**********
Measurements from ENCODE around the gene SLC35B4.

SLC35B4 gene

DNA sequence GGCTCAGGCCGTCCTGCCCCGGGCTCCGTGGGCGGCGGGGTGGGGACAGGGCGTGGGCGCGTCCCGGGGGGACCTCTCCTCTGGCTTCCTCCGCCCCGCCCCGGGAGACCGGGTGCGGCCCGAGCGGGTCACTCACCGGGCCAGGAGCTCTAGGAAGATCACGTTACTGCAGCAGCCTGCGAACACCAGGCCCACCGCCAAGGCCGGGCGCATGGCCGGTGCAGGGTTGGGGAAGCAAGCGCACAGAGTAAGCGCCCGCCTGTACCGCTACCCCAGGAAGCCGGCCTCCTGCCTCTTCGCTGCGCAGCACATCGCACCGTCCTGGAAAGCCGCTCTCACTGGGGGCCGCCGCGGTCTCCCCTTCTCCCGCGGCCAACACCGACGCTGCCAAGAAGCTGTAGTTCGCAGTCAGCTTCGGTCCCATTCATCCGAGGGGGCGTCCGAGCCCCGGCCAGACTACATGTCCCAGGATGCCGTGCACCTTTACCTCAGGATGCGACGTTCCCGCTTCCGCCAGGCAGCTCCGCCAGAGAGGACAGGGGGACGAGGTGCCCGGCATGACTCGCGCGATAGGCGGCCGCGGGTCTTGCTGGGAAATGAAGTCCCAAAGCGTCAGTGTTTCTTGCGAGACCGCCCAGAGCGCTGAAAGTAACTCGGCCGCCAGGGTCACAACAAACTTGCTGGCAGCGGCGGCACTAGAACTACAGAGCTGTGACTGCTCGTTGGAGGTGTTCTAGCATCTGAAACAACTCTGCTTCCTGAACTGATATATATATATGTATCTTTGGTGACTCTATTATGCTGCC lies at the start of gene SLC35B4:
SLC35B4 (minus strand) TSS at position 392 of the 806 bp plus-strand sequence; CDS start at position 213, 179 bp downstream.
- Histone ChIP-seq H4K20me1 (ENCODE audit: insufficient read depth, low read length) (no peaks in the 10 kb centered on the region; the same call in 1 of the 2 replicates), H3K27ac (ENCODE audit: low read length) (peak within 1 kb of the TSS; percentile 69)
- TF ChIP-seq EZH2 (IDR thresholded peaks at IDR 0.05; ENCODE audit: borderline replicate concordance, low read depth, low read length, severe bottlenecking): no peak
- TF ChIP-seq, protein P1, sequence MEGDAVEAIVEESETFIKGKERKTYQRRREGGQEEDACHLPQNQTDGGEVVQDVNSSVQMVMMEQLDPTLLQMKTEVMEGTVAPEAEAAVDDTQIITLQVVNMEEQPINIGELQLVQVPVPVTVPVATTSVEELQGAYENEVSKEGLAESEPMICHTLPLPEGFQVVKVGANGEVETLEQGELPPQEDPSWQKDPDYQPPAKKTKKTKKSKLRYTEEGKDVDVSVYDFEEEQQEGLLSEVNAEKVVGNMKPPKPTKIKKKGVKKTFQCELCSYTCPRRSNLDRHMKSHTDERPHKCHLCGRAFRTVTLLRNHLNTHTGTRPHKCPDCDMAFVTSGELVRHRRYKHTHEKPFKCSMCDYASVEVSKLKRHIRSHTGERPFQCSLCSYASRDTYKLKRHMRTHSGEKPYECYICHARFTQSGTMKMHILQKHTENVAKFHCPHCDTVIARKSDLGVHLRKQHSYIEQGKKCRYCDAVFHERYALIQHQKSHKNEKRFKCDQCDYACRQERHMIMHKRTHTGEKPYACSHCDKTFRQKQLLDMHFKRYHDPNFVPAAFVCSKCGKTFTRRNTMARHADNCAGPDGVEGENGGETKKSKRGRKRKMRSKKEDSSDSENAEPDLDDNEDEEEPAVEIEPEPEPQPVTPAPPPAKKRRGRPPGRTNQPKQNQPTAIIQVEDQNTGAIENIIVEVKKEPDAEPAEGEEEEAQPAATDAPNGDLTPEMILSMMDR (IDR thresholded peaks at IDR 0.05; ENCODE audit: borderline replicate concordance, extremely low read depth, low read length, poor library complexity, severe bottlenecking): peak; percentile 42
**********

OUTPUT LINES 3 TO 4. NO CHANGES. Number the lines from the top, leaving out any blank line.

DNA sequence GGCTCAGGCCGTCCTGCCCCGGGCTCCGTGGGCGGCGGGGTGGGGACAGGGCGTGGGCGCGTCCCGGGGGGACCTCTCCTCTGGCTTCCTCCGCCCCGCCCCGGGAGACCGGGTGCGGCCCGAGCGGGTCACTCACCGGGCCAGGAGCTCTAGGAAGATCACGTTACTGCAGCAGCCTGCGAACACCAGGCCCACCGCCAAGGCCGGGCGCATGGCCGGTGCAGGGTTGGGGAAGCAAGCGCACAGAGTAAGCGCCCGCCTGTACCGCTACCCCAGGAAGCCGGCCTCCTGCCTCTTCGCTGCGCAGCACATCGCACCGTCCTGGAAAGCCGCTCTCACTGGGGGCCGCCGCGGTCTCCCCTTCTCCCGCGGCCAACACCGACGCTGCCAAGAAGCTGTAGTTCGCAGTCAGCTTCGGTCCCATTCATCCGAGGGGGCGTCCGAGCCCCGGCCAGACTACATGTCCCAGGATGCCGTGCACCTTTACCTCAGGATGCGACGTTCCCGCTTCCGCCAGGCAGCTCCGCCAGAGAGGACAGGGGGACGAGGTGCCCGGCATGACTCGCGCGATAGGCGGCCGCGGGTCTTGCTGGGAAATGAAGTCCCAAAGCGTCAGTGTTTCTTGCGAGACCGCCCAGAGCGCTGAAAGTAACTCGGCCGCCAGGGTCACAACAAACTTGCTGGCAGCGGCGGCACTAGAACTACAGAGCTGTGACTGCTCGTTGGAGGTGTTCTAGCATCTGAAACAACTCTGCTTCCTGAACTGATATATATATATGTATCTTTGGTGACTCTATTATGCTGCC lies at the start of gene SLC35B4:
SLC35B4 (minus strand) TSS at position 392 of the 806 bp plus-strand sequence; CDS start at position 213, 179 bp downstream.